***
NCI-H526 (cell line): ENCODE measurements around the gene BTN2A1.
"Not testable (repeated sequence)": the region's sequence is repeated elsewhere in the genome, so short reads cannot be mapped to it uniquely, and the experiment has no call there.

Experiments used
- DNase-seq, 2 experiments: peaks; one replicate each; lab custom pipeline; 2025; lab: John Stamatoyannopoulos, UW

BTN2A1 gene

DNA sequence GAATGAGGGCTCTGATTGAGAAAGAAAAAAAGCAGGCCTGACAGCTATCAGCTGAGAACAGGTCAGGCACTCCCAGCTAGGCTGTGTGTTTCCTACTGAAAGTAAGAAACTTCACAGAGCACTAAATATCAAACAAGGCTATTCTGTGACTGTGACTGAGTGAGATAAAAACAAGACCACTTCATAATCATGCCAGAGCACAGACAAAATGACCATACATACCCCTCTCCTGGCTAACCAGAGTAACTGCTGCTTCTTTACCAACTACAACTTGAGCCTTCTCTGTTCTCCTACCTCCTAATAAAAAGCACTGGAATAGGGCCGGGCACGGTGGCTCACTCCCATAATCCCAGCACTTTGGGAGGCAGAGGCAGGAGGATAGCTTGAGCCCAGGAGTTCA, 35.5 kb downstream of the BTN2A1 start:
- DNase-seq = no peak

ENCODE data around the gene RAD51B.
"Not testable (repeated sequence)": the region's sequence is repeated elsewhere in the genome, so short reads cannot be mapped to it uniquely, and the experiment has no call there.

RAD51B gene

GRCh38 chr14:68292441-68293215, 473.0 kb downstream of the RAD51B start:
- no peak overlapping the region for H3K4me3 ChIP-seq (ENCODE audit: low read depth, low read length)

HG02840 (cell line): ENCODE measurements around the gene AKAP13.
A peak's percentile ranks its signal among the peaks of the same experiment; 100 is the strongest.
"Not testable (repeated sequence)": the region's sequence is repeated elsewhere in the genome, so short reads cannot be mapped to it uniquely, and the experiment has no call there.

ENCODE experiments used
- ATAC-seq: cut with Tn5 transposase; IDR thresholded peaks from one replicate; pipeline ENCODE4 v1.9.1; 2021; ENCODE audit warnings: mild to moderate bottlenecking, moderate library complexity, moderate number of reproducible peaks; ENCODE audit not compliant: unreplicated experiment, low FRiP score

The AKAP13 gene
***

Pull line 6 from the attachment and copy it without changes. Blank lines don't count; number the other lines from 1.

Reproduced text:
DNA sequence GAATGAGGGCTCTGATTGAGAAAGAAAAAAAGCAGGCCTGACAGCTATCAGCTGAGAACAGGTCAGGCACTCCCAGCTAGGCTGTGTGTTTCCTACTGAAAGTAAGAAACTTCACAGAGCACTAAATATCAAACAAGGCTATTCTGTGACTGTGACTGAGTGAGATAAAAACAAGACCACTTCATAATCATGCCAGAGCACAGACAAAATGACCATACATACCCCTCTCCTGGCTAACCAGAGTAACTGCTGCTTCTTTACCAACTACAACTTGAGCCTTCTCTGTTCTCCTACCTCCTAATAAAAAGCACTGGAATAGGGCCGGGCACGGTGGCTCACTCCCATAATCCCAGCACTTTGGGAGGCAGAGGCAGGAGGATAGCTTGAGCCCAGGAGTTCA, 35.5 kb downstream of the BTN2A1 start: